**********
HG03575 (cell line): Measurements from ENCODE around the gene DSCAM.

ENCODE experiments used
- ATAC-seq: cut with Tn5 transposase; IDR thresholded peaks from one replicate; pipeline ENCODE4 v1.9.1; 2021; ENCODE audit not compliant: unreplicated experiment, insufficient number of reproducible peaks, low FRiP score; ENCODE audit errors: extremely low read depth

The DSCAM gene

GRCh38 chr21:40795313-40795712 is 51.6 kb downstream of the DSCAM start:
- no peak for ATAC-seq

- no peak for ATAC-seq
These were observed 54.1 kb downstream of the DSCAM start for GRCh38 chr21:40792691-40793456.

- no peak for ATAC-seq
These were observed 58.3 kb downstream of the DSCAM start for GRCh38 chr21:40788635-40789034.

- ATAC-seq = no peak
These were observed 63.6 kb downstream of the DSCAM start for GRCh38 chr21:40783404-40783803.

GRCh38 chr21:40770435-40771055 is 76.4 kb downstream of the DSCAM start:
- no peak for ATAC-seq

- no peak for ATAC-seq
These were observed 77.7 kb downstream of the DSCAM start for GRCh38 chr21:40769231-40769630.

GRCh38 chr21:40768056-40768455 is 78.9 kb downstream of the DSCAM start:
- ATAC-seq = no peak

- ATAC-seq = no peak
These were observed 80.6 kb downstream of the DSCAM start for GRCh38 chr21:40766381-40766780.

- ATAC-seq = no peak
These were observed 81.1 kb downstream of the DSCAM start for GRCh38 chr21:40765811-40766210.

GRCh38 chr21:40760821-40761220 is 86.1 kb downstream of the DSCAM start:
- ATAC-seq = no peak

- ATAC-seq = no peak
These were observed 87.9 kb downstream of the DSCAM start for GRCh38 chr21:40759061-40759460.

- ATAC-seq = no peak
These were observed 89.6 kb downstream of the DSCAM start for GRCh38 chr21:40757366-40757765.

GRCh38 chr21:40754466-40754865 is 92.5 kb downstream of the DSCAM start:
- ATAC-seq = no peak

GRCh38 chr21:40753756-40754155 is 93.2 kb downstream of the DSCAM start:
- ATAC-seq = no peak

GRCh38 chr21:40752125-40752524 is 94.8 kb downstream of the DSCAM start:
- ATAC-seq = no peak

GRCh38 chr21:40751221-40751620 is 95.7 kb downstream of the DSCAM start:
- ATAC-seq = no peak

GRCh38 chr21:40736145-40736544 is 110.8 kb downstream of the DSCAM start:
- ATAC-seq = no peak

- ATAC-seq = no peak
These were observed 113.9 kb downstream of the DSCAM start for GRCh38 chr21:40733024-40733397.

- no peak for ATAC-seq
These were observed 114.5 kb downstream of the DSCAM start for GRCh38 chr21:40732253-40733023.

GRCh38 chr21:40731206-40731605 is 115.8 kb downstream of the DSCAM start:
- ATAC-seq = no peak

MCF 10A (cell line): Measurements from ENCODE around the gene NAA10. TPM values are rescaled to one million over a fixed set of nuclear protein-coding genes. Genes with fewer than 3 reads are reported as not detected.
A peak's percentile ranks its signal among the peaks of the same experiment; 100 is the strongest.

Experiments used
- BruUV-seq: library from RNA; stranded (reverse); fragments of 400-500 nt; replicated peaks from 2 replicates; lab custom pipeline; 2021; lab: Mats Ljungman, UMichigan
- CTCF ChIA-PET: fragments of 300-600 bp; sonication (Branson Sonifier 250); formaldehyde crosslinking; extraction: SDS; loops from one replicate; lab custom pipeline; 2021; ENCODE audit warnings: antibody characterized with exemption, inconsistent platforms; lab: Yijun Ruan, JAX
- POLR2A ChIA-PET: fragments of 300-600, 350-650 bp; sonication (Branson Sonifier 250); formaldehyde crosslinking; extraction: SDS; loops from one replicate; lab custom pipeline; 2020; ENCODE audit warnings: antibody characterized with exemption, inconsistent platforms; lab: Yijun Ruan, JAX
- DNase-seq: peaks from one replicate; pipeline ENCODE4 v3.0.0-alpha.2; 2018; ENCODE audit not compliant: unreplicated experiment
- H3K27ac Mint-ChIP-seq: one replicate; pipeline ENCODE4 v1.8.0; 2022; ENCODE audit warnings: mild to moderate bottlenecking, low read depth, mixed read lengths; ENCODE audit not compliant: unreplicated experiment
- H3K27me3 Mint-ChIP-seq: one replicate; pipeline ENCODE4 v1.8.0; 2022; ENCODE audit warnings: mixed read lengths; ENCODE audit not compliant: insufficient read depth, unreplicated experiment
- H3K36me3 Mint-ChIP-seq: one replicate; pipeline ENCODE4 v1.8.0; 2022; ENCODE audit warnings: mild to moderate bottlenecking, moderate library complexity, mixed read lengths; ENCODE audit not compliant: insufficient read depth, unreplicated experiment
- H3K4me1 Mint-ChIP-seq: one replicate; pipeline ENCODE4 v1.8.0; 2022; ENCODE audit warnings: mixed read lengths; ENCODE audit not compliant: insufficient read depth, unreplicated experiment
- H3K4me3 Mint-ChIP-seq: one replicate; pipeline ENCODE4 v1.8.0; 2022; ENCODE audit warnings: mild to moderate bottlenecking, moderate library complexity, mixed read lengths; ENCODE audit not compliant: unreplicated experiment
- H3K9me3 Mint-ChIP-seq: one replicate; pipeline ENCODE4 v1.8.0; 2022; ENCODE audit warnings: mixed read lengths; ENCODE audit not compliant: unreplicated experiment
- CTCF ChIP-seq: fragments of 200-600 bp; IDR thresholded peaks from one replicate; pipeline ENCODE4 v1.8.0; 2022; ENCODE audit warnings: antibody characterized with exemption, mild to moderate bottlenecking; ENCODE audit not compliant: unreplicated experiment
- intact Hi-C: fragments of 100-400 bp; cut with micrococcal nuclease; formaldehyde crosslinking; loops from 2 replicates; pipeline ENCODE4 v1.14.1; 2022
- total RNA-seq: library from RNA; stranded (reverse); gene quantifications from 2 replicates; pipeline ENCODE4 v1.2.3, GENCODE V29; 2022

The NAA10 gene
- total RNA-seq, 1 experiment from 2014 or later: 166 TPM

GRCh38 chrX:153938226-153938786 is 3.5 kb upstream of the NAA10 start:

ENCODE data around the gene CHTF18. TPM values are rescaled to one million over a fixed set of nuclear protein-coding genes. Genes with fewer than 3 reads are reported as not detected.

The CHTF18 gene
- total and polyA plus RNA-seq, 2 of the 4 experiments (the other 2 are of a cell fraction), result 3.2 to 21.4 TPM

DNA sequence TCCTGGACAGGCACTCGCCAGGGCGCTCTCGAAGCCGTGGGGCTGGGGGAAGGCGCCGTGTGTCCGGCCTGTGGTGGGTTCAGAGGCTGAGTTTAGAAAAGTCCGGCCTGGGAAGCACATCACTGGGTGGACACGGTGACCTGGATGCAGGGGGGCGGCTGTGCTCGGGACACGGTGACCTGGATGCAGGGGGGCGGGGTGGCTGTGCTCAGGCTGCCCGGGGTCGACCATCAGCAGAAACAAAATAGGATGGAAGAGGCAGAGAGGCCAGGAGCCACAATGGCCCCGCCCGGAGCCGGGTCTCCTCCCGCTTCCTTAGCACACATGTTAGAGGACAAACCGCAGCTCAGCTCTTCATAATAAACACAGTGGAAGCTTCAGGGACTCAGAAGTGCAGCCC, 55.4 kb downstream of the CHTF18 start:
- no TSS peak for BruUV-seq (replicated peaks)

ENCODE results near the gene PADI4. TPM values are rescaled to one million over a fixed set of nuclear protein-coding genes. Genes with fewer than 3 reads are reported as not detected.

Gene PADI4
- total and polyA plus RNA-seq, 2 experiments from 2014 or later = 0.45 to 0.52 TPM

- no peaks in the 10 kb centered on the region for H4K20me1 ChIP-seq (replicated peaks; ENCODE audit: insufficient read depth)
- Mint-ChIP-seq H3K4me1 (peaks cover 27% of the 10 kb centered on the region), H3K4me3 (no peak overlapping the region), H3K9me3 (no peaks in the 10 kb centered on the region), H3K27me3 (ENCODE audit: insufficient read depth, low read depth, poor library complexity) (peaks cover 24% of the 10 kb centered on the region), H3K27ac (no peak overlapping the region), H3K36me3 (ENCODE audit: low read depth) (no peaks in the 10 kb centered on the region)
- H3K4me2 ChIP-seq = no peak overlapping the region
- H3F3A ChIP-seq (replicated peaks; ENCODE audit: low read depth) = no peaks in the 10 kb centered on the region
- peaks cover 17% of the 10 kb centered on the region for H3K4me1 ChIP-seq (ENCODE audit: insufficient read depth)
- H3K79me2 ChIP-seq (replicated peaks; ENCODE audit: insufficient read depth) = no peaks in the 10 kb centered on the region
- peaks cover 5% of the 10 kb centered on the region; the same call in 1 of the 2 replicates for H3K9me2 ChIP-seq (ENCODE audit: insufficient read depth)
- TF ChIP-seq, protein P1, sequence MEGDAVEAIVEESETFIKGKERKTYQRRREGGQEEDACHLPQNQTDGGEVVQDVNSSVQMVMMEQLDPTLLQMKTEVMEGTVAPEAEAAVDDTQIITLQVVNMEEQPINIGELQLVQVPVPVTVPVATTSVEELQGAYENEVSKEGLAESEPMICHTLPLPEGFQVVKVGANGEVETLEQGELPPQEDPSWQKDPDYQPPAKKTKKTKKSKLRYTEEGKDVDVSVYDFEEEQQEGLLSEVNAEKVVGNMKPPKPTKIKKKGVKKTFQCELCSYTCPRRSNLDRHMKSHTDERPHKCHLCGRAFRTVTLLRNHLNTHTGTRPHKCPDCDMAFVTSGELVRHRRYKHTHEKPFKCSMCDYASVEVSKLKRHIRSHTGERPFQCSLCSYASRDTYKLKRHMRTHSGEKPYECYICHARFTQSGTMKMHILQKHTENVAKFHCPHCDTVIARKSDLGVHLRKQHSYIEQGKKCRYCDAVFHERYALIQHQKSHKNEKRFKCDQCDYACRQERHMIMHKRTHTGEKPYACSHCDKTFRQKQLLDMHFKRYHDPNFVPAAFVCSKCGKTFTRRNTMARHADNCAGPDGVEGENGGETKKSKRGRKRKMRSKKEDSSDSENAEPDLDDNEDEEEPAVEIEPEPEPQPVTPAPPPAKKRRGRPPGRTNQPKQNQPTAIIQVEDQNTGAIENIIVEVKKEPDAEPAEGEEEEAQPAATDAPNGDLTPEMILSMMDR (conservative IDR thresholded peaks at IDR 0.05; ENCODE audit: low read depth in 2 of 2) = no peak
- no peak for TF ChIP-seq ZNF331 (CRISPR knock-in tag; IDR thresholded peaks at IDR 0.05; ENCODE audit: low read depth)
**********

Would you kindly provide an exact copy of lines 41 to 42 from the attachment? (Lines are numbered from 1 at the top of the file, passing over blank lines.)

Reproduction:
- no peak for ATAC-seq
These were observed 114.5 kb downstream of the DSCAM start for GRCh38 chr21:40732253-40733023.